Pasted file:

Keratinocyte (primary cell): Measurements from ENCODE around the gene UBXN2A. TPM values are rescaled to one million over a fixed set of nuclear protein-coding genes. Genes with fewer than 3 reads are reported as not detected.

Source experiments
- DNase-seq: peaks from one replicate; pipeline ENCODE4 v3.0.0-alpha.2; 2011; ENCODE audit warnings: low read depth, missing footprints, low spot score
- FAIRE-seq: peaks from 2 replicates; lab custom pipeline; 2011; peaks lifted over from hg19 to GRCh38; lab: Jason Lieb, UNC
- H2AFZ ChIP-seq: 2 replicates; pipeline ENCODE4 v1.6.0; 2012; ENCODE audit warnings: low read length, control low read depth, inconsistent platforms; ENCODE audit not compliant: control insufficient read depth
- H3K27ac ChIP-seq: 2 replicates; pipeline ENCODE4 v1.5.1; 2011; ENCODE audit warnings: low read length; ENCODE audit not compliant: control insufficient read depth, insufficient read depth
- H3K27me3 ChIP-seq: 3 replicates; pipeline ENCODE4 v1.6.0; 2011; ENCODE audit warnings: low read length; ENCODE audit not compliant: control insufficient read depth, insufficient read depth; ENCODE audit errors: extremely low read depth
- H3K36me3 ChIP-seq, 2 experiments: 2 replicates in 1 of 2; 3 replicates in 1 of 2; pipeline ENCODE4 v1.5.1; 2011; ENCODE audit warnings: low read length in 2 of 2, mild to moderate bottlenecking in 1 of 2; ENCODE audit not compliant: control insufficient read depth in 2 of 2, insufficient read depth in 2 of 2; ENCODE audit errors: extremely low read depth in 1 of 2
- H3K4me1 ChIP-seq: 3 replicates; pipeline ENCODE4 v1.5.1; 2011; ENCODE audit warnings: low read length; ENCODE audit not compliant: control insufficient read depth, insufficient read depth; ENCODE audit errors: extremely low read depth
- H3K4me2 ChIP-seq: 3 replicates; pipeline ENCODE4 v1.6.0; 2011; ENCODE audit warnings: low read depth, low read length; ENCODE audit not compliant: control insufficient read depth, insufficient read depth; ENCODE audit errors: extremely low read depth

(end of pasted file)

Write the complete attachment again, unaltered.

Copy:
Keratinocyte (primary cell): Measurements from ENCODE around the gene UBXN2A. TPM values are rescaled to one million over a fixed set of nuclear protein-coding genes. Genes with fewer than 3 reads are reported as not detected.

Source experiments
- DNase-seq: peaks from one replicate; pipeline ENCODE4 v3.0.0-alpha.2; 2011; ENCODE audit warnings: low read depth, missing footprints, low spot score
- FAIRE-seq: peaks from 2 replicates; lab custom pipeline; 2011; peaks lifted over from hg19 to GRCh38; lab: Jason Lieb, UNC
- H2AFZ ChIP-seq: 2 replicates; pipeline ENCODE4 v1.6.0; 2012; ENCODE audit warnings: low read length, control low read depth, inconsistent platforms; ENCODE audit not compliant: control insufficient read depth
- H3K27ac ChIP-seq: 2 replicates; pipeline ENCODE4 v1.5.1; 2011; ENCODE audit warnings: low read length; ENCODE audit not compliant: control insufficient read depth, insufficient read depth
- H3K27me3 ChIP-seq: 3 replicates; pipeline ENCODE4 v1.6.0; 2011; ENCODE audit warnings: low read length; ENCODE audit not compliant: control insufficient read depth, insufficient read depth; ENCODE audit errors: extremely low read depth
- H3K36me3 ChIP-seq, 2 experiments: 2 replicates in 1 of 2; 3 replicates in 1 of 2; pipeline ENCODE4 v1.5.1; 2011; ENCODE audit warnings: low read length in 2 of 2, mild to moderate bottlenecking in 1 of 2; ENCODE audit not compliant: control insufficient read depth in 2 of 2, insufficient read depth in 2 of 2; ENCODE audit errors: extremely low read depth in 1 of 2
- H3K4me1 ChIP-seq: 3 replicates; pipeline ENCODE4 v1.5.1; 2011; ENCODE audit warnings: low read length; ENCODE audit not compliant: control insufficient read depth, insufficient read depth; ENCODE audit errors: extremely low read depth
- H3K4me2 ChIP-seq: 3 replicates; pipeline ENCODE4 v1.6.0; 2011; ENCODE audit warnings: low read depth, low read length; ENCODE audit not compliant: control insufficient read depth, insufficient read depth; ENCODE audit errors: extremely low read depth